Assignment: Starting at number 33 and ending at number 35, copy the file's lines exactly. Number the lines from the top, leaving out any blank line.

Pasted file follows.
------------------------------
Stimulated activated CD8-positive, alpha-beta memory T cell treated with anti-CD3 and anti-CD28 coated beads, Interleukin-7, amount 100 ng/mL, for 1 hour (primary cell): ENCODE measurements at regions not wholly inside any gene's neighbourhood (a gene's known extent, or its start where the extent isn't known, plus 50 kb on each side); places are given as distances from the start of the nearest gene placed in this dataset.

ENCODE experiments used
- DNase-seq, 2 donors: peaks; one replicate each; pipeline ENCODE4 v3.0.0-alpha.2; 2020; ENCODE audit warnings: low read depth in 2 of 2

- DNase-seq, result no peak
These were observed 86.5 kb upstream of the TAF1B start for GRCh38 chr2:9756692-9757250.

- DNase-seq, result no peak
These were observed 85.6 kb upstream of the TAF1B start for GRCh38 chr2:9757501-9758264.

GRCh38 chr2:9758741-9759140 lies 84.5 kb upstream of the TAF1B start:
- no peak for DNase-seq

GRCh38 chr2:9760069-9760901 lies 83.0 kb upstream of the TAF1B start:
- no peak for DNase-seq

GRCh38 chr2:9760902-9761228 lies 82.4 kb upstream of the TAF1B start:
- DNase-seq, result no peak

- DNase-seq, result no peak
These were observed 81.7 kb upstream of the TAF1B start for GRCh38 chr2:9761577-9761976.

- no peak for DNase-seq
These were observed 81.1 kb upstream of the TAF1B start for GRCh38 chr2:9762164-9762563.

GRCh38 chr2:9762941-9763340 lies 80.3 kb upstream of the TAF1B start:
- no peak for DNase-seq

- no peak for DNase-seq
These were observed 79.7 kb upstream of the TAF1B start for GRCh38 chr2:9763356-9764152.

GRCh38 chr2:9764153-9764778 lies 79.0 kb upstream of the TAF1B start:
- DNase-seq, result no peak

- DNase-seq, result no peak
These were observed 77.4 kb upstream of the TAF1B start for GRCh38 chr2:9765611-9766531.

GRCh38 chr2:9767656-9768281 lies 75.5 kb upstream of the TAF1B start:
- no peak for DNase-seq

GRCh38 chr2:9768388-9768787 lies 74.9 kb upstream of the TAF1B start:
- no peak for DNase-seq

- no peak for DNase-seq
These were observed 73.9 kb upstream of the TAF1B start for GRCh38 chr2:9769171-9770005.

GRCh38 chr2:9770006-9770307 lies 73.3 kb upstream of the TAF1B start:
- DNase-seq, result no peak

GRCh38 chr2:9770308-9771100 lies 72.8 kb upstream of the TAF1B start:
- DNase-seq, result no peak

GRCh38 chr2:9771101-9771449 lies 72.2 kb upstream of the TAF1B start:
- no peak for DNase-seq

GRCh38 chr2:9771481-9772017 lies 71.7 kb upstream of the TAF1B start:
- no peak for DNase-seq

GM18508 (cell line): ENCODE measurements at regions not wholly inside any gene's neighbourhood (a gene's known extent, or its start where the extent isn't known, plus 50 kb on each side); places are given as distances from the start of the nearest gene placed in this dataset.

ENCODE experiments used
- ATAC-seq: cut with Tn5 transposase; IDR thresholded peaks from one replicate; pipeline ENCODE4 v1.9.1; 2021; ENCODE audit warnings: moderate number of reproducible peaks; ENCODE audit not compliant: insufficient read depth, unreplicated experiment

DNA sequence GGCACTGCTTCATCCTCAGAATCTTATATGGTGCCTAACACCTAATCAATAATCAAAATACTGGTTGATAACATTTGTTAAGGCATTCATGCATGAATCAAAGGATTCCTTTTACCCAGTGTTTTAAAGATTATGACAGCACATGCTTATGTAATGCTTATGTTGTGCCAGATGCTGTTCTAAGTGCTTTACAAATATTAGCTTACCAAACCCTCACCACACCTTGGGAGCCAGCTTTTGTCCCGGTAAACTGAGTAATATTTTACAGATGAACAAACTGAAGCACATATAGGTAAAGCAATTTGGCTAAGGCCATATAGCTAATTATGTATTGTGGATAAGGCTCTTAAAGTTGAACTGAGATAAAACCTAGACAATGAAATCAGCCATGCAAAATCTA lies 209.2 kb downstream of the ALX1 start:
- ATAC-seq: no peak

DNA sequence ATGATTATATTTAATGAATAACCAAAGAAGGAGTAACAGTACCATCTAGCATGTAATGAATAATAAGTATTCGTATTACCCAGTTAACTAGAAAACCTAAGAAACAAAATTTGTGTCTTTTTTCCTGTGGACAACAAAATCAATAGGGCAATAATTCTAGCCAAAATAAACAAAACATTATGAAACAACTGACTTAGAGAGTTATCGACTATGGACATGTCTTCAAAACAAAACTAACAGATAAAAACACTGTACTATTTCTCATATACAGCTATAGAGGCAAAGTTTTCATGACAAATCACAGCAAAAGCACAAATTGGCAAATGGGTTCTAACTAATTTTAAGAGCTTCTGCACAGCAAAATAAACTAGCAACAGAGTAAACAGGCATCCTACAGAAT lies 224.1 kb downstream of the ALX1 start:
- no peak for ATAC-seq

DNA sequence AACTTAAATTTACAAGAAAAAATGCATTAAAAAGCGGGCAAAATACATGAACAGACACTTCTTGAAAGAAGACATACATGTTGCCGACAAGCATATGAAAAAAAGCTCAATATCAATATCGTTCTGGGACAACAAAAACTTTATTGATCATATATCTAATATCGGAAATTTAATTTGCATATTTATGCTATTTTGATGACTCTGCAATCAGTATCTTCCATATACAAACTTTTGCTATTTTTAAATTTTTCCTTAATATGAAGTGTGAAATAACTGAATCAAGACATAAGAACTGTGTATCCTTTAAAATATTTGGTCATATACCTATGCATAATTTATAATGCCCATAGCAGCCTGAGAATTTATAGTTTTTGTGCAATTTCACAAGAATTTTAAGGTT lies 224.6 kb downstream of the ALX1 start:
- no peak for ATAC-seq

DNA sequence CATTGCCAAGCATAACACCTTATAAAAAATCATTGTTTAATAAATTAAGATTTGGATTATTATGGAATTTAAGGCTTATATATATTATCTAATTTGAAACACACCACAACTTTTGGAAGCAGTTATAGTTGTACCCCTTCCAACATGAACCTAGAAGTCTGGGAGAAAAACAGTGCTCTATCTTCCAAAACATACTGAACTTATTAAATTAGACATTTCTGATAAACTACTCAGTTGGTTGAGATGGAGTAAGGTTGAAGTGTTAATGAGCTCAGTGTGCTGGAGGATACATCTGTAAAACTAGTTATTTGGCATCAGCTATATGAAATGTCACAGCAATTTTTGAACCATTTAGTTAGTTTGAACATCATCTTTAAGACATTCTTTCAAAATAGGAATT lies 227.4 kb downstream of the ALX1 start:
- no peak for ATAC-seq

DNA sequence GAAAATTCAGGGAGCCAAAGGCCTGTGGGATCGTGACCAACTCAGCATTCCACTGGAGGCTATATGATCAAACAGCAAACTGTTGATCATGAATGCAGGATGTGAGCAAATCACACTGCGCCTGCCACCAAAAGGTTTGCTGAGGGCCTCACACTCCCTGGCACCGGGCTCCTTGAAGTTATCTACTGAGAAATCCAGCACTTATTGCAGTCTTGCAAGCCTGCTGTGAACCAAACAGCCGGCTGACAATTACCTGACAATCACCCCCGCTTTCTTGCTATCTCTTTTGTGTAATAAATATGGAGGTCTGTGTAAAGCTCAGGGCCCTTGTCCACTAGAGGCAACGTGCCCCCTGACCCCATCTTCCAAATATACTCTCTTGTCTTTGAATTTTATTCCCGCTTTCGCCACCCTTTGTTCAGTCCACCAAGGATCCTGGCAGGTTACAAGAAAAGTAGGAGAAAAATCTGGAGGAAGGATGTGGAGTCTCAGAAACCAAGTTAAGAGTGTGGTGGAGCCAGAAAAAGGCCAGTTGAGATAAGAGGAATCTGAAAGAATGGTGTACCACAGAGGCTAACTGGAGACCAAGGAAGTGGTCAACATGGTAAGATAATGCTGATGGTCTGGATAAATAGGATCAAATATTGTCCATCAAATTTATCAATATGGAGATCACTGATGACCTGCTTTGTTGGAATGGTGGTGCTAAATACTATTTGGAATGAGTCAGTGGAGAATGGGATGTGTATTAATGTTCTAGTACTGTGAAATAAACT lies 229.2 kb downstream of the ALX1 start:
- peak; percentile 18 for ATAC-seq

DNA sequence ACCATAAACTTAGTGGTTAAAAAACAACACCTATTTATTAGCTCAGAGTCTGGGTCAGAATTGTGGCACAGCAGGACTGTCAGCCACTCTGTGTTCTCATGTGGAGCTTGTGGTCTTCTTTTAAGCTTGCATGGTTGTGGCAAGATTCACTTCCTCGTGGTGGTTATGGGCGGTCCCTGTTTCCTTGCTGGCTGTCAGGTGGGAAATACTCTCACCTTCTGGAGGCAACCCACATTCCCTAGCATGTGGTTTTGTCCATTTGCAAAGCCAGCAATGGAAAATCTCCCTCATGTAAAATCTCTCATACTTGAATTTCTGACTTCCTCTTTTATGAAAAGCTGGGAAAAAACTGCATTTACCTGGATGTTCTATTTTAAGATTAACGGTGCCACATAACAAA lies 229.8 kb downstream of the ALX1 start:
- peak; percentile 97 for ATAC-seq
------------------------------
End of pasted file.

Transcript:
- DNase-seq, result no peak

GRCh38 chr2:9770308-9771100 lies 72.8 kb upstream of the TAF1B start:
- DNase-seq, result no peak